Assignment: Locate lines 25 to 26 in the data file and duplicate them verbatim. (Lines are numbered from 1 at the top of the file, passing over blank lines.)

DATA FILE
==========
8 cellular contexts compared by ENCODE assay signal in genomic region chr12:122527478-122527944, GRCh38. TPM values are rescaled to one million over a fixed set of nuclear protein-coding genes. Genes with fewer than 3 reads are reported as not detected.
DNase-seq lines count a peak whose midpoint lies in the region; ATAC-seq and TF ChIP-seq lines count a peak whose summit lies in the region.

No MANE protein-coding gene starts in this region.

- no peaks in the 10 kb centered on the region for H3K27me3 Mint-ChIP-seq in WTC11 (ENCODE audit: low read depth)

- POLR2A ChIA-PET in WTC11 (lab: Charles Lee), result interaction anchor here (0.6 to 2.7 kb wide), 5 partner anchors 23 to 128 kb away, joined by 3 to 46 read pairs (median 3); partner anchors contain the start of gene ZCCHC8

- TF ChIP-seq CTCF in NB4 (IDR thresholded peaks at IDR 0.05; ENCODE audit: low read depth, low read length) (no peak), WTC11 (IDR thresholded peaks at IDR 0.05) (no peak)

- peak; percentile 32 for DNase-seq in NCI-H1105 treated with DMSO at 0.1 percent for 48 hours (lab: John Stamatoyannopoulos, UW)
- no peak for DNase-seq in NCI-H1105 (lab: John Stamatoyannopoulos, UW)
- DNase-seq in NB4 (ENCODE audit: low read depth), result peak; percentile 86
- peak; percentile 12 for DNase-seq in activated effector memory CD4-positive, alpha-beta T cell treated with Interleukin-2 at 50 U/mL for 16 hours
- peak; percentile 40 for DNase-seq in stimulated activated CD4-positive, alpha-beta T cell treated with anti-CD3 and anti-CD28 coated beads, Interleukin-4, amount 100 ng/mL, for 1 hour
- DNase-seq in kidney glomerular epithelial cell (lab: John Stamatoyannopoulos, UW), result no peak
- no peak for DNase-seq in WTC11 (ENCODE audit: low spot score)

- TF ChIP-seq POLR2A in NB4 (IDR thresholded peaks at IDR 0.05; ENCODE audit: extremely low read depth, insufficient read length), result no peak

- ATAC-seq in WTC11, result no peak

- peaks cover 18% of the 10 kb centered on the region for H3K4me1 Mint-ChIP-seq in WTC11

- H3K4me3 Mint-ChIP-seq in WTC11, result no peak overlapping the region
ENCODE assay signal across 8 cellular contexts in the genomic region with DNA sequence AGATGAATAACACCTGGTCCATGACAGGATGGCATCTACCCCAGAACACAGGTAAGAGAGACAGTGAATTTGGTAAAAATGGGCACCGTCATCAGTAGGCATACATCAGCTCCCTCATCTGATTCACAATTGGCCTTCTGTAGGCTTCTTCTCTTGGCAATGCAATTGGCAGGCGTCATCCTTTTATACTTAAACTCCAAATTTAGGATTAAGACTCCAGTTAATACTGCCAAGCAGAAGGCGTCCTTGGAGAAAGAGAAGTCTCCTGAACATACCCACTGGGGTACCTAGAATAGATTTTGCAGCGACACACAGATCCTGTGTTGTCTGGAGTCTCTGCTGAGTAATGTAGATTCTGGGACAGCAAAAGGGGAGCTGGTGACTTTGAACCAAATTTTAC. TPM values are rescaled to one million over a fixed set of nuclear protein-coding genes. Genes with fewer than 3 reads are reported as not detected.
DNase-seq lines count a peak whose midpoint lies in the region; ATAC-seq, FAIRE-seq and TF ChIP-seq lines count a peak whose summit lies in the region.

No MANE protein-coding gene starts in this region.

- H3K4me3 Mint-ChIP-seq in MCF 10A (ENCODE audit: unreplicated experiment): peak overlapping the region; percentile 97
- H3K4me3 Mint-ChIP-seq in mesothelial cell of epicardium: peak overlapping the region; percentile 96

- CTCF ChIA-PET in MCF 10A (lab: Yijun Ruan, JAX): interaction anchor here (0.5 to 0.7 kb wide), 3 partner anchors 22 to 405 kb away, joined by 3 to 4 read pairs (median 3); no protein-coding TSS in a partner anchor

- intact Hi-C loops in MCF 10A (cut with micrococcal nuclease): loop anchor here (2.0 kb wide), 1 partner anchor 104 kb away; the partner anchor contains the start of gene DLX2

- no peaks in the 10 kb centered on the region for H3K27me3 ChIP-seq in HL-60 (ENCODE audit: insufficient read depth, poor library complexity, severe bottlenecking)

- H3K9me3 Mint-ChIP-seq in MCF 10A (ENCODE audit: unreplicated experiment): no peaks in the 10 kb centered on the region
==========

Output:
- no peaks in the 10 kb centered on the region for H3K27me3 ChIP-seq in HL-60 (ENCODE audit: insufficient read depth, poor library complexity, severe bottlenecking)

- H3K9me3 Mint-ChIP-seq in MCF 10A (ENCODE audit: unreplicated experiment): no peaks in the 10 kb centered on the region